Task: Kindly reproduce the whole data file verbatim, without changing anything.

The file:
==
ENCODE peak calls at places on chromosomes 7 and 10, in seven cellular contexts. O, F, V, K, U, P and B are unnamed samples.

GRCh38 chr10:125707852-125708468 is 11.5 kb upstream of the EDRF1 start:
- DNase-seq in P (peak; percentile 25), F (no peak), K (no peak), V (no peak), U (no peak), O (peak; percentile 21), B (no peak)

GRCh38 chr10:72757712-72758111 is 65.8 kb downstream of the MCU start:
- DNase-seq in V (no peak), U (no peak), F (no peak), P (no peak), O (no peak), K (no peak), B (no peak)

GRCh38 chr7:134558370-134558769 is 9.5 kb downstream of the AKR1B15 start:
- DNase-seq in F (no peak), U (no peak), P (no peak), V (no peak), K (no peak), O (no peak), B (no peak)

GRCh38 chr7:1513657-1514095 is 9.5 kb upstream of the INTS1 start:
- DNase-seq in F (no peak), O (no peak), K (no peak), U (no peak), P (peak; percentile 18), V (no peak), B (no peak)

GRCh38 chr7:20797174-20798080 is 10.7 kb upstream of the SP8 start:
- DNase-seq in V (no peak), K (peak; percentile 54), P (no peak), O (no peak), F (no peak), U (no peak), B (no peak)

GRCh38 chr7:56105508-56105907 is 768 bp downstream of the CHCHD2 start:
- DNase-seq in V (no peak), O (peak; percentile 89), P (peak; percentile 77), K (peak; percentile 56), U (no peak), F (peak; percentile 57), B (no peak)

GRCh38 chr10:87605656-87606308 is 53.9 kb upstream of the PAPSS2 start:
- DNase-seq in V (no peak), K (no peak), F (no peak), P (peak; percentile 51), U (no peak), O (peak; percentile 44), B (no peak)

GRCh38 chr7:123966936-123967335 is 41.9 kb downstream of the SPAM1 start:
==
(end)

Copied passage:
ENCODE peak calls at places on chromosomes 7 and 10, in seven cellular contexts. O, F, V, K, U, P and B are unnamed samples.

GRCh38 chr10:125707852-125708468 is 11.5 kb upstream of the EDRF1 start:
- DNase-seq in P (peak; percentile 25), F (no peak), K (no peak), V (no peak), U (no peak), O (peak; percentile 21), B (no peak)

GRCh38 chr10:72757712-72758111 is 65.8 kb downstream of the MCU start:
- DNase-seq in V (no peak), U (no peak), F (no peak), P (no peak), O (no peak), K (no peak), B (no peak)

GRCh38 chr7:134558370-134558769 is 9.5 kb downstream of the AKR1B15 start:
- DNase-seq in F (no peak), U (no peak), P (no peak), V (no peak), K (no peak), O (no peak), B (no peak)

GRCh38 chr7:1513657-1514095 is 9.5 kb upstream of the INTS1 start:
- DNase-seq in F (no peak), O (no peak), K (no peak), U (no peak), P (peak; percentile 18), V (no peak), B (no peak)

GRCh38 chr7:20797174-20798080 is 10.7 kb upstream of the SP8 start:
- DNase-seq in V (no peak), K (peak; percentile 54), P (no peak), O (no peak), F (no peak), U (no peak), B (no peak)

GRCh38 chr7:56105508-56105907 is 768 bp downstream of the CHCHD2 start:
- DNase-seq in V (no peak), O (peak; percentile 89), P (peak; percentile 77), K (peak; percentile 56), U (no peak), F (peak; percentile 57), B (no peak)

GRCh38 chr10:87605656-87606308 is 53.9 kb upstream of the PAPSS2 start:
- DNase-seq in V (no peak), K (no peak), F (no peak), P (peak; percentile 51), U (no peak), O (peak; percentile 44), B (no peak)

GRCh38 chr7:123966936-123967335 is 41.9 kb downstream of the SPAM1 start: